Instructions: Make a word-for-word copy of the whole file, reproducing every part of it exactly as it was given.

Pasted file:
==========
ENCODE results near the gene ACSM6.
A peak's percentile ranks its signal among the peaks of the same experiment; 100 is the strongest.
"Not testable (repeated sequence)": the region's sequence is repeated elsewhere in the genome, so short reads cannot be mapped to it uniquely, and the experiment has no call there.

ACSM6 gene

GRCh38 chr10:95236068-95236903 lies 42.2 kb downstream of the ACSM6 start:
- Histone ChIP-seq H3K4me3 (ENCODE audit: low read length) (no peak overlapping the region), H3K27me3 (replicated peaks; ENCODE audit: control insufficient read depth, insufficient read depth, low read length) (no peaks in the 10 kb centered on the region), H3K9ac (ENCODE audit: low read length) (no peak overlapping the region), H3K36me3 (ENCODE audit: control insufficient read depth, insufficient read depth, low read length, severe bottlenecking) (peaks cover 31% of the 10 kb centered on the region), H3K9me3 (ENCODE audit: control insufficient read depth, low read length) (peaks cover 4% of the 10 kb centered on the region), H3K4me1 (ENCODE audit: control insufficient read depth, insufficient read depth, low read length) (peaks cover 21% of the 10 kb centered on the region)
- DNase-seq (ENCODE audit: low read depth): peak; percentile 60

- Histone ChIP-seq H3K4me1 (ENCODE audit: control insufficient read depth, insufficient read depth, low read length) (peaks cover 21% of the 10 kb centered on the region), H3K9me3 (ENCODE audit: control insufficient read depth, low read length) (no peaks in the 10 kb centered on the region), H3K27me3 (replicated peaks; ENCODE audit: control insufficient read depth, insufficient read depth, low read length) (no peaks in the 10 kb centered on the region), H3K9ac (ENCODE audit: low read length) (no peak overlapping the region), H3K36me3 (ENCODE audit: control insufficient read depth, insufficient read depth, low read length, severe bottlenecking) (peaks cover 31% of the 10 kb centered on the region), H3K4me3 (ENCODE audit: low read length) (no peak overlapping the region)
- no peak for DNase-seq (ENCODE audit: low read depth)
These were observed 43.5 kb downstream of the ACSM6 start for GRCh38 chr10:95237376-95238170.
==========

ENCODE results near the gene ACSM6.
A peak's percentile ranks its signal among the peaks of the same experiment; 100 is the strongest.
"Not testable (repeated sequence)": the region's sequence is repeated elsewhere in the genome, so short reads cannot be mapped to it uniquely, and the experiment has no call there.

ACSM6 gene

GRCh38 chr10:95236068-95236903 lies 42.2 kb downstream of the ACSM6 start:
- Histone ChIP-seq H3K4me3 (ENCODE audit: low read length) (no peak overlapping the region), H3K27me3 (replicated peaks; ENCODE audit: control insufficient read depth, insufficient read depth, low read length) (no peaks in the 10 kb centered on the region), H3K9ac (ENCODE audit: low read length) (no peak overlapping the region), H3K36me3 (ENCODE audit: control insufficient read depth, insufficient read depth, low read length, severe bottlenecking) (peaks cover 31% of the 10 kb centered on the region), H3K9me3 (ENCODE audit: control insufficient read depth, low read length) (peaks cover 4% of the 10 kb centered on the region), H3K4me1 (ENCODE audit: control insufficient read depth, insufficient read depth, low read length) (peaks cover 21% of the 10 kb centered on the region)
- DNase-seq (ENCODE audit: low read depth): peak; percentile 60

- Histone ChIP-seq H3K4me1 (ENCODE audit: control insufficient read depth, insufficient read depth, low read length) (peaks cover 21% of the 10 kb centered on the region), H3K9me3 (ENCODE audit: control insufficient read depth, low read length) (no peaks in the 10 kb centered on the region), H3K27me3 (replicated peaks; ENCODE audit: control insufficient read depth, insufficient read depth, low read length) (no peaks in the 10 kb centered on the region), H3K9ac (ENCODE audit: low read length) (no peak overlapping the region), H3K36me3 (ENCODE audit: control insufficient read depth, insufficient read depth, low read length, severe bottlenecking) (peaks cover 31% of the 10 kb centered on the region), H3K4me3 (ENCODE audit: low read length) (no peak overlapping the region)
- no peak for DNase-seq (ENCODE audit: low read depth)
These were observed 43.5 kb downstream of the ACSM6 start for GRCh38 chr10:95237376-95238170.